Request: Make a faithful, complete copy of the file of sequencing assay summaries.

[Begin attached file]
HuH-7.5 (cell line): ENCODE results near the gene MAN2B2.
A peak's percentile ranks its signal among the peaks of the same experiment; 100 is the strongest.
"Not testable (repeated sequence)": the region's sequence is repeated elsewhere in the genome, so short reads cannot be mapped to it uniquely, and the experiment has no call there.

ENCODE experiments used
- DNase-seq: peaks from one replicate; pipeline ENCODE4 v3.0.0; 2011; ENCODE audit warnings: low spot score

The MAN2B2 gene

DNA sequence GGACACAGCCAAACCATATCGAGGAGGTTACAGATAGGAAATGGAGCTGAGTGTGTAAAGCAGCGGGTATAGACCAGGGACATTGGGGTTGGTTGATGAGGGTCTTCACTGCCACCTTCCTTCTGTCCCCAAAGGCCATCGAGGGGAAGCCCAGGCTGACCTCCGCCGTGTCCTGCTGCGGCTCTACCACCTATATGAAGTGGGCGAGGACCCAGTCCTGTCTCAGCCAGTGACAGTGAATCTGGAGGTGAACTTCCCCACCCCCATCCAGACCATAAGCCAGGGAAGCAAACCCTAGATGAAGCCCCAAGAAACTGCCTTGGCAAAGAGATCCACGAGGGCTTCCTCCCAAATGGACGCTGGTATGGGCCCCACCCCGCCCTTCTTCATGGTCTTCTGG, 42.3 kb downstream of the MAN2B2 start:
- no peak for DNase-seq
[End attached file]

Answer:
HuH-7.5 (cell line): ENCODE results near the gene MAN2B2.
A peak's percentile ranks its signal among the peaks of the same experiment; 100 is the strongest.
"Not testable (repeated sequence)": the region's sequence is repeated elsewhere in the genome, so short reads cannot be mapped to it uniquely, and the experiment has no call there.

ENCODE experiments used
- DNase-seq: peaks from one replicate; pipeline ENCODE4 v3.0.0; 2011; ENCODE audit warnings: low spot score

The MAN2B2 gene

DNA sequence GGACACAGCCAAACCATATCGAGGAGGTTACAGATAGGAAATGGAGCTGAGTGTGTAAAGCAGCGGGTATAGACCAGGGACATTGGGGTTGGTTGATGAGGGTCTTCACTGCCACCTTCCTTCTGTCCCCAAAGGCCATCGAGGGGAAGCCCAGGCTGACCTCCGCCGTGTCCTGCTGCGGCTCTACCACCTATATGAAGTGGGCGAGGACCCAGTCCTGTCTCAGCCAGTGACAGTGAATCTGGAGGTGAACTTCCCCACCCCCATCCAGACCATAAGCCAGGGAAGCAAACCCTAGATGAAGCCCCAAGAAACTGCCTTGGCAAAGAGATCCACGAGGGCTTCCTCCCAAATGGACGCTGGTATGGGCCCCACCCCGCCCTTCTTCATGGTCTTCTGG, 42.3 kb downstream of the MAN2B2 start:
- no peak for DNase-seq